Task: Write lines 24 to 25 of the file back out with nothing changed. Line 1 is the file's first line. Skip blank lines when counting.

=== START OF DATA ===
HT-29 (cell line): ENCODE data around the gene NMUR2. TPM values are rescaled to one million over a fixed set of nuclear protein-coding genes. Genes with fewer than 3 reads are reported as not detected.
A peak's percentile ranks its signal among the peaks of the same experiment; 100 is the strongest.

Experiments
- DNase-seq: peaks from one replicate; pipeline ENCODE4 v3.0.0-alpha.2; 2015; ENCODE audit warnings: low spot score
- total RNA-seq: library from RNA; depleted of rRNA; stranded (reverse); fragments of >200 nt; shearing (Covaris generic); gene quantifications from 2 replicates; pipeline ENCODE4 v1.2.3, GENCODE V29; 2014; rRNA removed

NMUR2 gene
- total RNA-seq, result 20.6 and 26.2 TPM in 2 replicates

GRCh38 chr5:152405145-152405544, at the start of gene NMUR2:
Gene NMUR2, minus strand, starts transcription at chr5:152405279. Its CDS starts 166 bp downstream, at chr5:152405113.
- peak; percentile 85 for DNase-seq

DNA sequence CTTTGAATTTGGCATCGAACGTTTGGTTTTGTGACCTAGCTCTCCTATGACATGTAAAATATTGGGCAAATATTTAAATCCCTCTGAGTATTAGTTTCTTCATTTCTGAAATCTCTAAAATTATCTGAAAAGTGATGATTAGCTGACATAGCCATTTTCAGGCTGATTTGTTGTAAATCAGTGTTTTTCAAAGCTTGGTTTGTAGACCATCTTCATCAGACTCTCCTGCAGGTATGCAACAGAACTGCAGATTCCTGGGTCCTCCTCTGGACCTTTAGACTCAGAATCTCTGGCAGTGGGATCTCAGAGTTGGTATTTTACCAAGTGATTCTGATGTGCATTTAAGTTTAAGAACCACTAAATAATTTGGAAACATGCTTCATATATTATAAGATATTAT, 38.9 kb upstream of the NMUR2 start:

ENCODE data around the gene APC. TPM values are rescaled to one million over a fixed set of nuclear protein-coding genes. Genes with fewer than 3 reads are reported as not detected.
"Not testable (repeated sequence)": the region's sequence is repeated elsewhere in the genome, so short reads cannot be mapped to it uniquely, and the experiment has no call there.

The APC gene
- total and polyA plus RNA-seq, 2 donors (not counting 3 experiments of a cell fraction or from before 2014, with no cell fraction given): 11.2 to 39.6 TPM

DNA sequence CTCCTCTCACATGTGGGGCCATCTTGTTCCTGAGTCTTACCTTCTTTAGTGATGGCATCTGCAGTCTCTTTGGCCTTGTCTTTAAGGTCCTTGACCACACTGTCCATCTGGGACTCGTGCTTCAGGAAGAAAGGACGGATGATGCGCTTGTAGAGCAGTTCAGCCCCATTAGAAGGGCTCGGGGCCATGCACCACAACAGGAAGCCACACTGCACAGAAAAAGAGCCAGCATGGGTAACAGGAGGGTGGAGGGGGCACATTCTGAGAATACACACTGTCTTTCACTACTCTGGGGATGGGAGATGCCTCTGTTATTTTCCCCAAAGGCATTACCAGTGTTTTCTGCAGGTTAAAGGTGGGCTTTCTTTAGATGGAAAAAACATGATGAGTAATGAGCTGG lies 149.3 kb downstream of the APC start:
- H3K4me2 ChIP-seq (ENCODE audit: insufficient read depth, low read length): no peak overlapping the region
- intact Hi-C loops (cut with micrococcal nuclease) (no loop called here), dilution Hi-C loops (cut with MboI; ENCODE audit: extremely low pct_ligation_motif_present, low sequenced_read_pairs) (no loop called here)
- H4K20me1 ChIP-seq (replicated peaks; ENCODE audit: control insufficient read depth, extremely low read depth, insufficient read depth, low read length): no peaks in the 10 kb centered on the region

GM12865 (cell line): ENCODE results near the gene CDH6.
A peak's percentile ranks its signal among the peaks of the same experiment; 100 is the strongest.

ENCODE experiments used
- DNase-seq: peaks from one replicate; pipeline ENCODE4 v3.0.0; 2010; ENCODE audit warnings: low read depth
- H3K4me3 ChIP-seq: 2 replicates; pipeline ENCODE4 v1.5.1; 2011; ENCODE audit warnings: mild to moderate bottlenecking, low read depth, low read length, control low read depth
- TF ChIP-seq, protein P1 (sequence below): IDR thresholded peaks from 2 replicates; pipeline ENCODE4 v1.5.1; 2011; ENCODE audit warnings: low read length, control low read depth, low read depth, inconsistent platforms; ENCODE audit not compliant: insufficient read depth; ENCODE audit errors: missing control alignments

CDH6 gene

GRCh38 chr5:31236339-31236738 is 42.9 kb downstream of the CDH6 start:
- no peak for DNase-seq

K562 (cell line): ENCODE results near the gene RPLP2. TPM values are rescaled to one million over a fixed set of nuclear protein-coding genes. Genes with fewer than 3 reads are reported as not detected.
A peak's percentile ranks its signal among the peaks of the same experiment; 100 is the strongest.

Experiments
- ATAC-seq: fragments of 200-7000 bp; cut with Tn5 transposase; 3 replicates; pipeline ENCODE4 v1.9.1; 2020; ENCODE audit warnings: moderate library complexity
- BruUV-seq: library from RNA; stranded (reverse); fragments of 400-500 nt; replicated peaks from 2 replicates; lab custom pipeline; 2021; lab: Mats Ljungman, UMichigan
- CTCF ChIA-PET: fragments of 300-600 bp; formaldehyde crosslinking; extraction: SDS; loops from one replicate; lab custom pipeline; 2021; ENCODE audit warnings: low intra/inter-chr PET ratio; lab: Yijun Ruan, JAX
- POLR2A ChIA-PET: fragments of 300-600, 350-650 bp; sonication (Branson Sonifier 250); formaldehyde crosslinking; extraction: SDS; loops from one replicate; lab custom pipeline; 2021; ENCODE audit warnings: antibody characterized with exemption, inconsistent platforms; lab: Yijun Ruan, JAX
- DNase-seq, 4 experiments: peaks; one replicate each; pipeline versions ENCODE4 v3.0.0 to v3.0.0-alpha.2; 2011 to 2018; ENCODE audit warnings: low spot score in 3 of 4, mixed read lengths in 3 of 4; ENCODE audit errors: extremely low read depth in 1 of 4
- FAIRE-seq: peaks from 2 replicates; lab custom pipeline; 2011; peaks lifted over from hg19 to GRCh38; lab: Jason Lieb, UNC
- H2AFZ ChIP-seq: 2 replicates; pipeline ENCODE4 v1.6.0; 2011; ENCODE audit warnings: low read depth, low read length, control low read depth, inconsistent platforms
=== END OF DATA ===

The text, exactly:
- H3K4me3 ChIP-seq: 2 replicates; pipeline ENCODE4 v1.5.1; 2011; ENCODE audit warnings: mild to moderate bottlenecking, low read depth, low read length, control low read depth
- TF ChIP-seq, protein P1 (sequence below): IDR thresholded peaks from 2 replicates; pipeline ENCODE4 v1.5.1; 2011; ENCODE audit warnings: low read length, control low read depth, low read depth, inconsistent platforms; ENCODE audit not compliant: insufficient read depth; ENCODE audit errors: missing control alignments